If not as deadly as Maria and less reflected on, the swarms have been acutely transformative. To start, Puerto Ricans learned that enduring earthquakes is cognitively different than surviving hurricanes. A storm can be devastating, yet residents can anticipate it, know that it will be over in a few days and that it rarely strikes twice. The fact that meteorologists assign hurricanes proper names to facilitate emergency responses casts them as characters in a shared narrative. In the case of Maria, even the storm’s name was particularly familiar: it immediately recalled the Virgin Mary, the classic soap opera El hijo de Ángela María, and the girl named María from West Side Story (1961). In contrast, tremors can number in the hundreds and arise without warning or have a discernible end. Nameless and aimless, quakes can similarly annihilate people and property in mere seconds. In shaking poorly built structures, already weakened by the hurricane, the 2019 temblors further exposed that the majority of homes, schools, and buildings in Puerto Rico are not up to code, thus turning seemingly sound concrete shelters into possible sarcophagi.

Moreover, the swarm clarified a political dimension that Maria had not entirely illuminated: “the South exists too.” In other words, María’s initial impact was geographically indiscriminate. The entire Puerto Rican archipelago remained in darkness for months, and much of it without water, social services, or government support. While the post-Maria “recovery” was uneven, the tremors and aftershocks highlighted not only latent hierarchies among regions but also that these continue to deepen as the neoliberal project progresses. This unfolding reproduces the colonial relations between Puerto Rico and the United States, as well as the coloniality of power between the capital, San Juan, and the rest of the island.

The phenomenon is evident in the most affected municipalities, such as Guánica, Ponce, or Yauco, are not part of the real estate boom of neighborhoods in Old San Juan or El Condado. In the latter areas, there is a shortage of real estate for sale, prices of one-bedroom apartments surpass half a million dollars, and buyers pay cash. Meanwhile, in Guánica, 65% of the residents and 82% of the children subsist below the poverty level. As of March, 800 families had left Yauco partly because the government of Puerto Rico had made no new efforts to reopen the schools or provide recovery resources even if has accumulated a 9 billion-dollar reserve fund to pay the debt. For both capital and state, the areas that Puerto Ricans condescendingly refer to as “la isla”, that is, much of the geography beyond San Juan, do not count.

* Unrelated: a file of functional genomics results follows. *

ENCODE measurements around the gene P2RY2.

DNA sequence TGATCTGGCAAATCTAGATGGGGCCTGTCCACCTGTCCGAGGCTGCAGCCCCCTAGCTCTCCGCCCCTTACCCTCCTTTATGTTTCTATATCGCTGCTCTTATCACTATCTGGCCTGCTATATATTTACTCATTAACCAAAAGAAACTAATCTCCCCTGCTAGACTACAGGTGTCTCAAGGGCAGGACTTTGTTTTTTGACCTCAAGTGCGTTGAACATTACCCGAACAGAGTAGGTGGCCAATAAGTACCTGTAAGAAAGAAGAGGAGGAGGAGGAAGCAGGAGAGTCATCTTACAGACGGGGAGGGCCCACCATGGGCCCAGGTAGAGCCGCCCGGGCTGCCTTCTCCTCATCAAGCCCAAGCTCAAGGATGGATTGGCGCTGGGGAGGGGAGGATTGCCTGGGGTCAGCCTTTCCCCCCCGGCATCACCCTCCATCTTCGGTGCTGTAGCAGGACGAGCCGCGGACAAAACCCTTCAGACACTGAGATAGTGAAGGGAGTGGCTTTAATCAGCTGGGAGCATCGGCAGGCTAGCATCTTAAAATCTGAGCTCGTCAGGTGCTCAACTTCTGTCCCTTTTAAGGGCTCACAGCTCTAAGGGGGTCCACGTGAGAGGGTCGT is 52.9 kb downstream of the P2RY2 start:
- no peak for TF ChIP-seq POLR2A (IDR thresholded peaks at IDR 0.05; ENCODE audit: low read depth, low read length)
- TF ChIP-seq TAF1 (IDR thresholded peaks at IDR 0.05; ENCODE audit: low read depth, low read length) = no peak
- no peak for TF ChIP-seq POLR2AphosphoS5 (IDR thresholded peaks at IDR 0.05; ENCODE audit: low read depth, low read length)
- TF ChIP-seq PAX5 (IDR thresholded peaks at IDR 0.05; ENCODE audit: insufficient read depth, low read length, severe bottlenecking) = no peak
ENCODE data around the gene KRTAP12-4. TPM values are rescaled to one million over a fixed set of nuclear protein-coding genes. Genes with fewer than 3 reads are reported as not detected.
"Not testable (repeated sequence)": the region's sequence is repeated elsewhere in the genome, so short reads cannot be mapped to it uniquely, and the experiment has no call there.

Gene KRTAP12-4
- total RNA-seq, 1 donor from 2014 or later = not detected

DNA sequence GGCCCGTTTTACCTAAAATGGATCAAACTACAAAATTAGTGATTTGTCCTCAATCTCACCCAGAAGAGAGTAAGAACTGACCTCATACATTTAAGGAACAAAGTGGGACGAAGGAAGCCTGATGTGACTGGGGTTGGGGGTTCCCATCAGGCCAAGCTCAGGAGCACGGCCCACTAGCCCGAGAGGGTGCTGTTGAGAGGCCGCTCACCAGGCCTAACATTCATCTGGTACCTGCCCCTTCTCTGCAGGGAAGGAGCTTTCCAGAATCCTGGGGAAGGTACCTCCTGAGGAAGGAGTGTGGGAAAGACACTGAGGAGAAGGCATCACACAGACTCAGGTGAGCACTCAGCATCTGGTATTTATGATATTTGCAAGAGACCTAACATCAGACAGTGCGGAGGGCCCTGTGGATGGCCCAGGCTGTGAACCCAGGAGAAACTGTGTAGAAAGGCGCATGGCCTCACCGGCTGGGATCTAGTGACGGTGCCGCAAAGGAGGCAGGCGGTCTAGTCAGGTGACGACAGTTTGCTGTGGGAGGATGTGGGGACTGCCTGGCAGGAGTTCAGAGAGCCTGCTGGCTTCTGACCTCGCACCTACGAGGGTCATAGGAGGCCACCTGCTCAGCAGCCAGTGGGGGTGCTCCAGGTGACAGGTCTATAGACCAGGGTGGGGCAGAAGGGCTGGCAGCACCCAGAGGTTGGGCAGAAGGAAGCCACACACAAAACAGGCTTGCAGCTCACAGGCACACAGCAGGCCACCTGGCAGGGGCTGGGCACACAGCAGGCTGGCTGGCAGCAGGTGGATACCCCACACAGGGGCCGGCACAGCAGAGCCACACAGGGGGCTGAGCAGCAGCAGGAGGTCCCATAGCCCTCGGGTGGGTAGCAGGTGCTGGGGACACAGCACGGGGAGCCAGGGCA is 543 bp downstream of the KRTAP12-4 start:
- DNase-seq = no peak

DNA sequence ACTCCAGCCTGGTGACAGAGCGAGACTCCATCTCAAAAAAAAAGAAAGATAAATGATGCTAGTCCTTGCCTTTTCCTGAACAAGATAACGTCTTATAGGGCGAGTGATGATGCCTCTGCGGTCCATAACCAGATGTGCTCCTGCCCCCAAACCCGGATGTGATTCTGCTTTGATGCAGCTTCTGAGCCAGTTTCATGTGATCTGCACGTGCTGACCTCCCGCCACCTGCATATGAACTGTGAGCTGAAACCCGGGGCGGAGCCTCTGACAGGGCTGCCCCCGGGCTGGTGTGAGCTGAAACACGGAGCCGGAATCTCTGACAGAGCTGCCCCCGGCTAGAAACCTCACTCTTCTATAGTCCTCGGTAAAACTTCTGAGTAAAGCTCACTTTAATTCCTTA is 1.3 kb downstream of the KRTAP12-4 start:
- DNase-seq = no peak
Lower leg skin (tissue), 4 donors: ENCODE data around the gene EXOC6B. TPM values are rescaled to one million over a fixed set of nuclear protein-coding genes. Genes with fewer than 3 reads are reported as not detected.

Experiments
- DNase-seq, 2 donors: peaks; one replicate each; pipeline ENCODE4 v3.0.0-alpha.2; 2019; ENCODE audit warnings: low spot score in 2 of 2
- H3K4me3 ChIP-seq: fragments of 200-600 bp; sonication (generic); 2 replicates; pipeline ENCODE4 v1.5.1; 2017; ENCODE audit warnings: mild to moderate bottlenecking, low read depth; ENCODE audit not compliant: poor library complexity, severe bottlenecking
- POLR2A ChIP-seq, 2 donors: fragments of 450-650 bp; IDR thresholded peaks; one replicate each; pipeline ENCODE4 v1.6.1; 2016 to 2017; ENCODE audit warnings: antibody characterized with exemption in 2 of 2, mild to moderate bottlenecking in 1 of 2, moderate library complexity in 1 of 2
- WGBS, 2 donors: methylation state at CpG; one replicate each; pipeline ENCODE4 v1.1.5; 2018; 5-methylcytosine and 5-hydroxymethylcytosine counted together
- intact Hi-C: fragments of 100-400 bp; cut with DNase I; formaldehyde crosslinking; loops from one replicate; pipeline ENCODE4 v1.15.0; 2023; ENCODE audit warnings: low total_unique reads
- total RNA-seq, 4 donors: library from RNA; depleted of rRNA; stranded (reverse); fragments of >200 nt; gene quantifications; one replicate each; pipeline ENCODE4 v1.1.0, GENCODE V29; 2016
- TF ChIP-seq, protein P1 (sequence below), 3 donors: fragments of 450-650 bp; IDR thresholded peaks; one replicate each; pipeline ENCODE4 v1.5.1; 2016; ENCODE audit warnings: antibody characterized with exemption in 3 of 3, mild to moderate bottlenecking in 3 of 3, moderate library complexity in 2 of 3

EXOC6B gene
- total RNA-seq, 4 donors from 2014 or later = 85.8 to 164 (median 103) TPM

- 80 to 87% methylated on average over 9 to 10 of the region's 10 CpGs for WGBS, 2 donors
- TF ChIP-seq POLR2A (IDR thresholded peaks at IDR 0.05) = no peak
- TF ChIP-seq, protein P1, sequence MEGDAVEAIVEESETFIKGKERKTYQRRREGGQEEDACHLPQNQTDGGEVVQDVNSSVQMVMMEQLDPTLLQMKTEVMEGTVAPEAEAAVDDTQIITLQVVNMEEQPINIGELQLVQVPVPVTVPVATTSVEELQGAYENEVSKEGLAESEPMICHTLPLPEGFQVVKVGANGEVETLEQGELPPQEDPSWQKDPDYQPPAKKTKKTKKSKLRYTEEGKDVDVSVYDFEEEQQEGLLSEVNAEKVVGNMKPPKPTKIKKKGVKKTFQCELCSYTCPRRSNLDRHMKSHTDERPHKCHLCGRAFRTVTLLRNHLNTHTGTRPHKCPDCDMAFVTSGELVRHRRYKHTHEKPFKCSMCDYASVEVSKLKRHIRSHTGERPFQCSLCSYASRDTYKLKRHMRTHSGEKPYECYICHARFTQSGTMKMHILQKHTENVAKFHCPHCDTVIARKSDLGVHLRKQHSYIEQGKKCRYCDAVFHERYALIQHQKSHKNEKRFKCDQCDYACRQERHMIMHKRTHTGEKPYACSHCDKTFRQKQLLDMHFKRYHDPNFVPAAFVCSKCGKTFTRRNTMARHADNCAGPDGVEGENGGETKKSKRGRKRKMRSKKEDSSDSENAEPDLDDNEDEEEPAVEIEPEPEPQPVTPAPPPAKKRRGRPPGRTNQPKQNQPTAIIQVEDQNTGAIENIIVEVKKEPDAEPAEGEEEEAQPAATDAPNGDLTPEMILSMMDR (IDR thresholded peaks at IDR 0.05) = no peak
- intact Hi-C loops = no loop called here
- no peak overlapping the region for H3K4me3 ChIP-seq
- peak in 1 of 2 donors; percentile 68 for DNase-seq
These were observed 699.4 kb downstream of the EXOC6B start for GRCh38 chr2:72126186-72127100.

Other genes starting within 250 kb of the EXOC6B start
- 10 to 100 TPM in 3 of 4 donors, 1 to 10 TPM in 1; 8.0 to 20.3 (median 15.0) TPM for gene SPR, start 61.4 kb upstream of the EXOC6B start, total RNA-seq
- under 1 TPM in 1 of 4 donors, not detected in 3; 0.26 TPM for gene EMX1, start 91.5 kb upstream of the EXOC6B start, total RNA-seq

The government’s response to the earthquakes likewise confirmed that the abandonment of life inflicted on Puerto Ricans goes beyond simple political incompetence. Instead, it demonstrated that neoliberalism is, besides a logic of extraction, a necropolitical project led by transnational elites that constitutes a distinct colonial-capitalist normality. As I have argued elsewhere, since the United States invaded Puerto Rico, various sectors of capital have subjected the island to three different forms of colonial extraction: agricultural (1898-1945), manufacturing (1945-2006), and now neoliberal debt (2006-present). In some ways, the more recent iteration may be the most injurious. Articulating the interests of finance, real estate, and tourism sectors of capital, it not only aims to profit, privatize, or expel labor but to set the stage for an “empty island”: one devoid of Puerto Ricans.

In this latest mutation of colonial-capitalism, the notion of “privatization” acquires multiple meanings. Aside from referring to how the state and capital expand neoliberalism, privatization increasingly implies the internalizing of colonial-capitalism, that is, the driving of its logic deeper into bodies and spaces. Through disavowal and a slow pace of action, the capitalist state transfers the responsibility for sustaining life and maintaining infrastructure to the same affected, displaced, and dispossessed people, including its diaspora. The process encompasses the already mentioned abandonment of the island’s interior, deemed unprofitable, as well as the denial of state resources that all citizens are legally owed, even within the current framework of colonial citizenship.